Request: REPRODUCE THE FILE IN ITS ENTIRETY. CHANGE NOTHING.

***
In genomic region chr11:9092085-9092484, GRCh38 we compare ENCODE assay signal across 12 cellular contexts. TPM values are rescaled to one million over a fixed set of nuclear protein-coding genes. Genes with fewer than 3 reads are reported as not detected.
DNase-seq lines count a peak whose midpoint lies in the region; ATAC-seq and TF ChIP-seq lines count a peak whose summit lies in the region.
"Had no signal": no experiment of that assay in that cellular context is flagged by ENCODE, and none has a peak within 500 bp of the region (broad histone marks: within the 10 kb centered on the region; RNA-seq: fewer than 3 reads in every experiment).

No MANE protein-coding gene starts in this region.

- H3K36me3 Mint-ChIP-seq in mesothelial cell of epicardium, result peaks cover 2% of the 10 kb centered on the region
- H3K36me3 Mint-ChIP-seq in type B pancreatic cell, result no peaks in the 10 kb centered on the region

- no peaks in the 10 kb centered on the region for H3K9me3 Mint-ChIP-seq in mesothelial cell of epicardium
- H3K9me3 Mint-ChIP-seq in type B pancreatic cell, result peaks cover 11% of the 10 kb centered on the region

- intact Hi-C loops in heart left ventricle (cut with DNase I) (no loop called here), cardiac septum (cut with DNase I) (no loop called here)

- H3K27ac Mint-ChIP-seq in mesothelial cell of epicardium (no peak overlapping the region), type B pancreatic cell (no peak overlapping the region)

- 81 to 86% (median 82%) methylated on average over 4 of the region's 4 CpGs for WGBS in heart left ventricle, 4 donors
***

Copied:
In genomic region chr11:9092085-9092484, GRCh38 we compare ENCODE assay signal across 12 cellular contexts. TPM values are rescaled to one million over a fixed set of nuclear protein-coding genes. Genes with fewer than 3 reads are reported as not detected.
DNase-seq lines count a peak whose midpoint lies in the region; ATAC-seq and TF ChIP-seq lines count a peak whose summit lies in the region.
"Had no signal": no experiment of that assay in that cellular context is flagged by ENCODE, and none has a peak within 500 bp of the region (broad histone marks: within the 10 kb centered on the region; RNA-seq: fewer than 3 reads in every experiment).

No MANE protein-coding gene starts in this region.

- H3K36me3 Mint-ChIP-seq in mesothelial cell of epicardium, result peaks cover 2% of the 10 kb centered on the region
- H3K36me3 Mint-ChIP-seq in type B pancreatic cell, result no peaks in the 10 kb centered on the region

- no peaks in the 10 kb centered on the region for H3K9me3 Mint-ChIP-seq in mesothelial cell of epicardium
- H3K9me3 Mint-ChIP-seq in type B pancreatic cell, result peaks cover 11% of the 10 kb centered on the region

- intact Hi-C loops in heart left ventricle (cut with DNase I) (no loop called here), cardiac septum (cut with DNase I) (no loop called here)

- H3K27ac Mint-ChIP-seq in mesothelial cell of epicardium (no peak overlapping the region), type B pancreatic cell (no peak overlapping the region)

- 81 to 86% (median 82%) methylated on average over 4 of the region's 4 CpGs for WGBS in heart left ventricle, 4 donors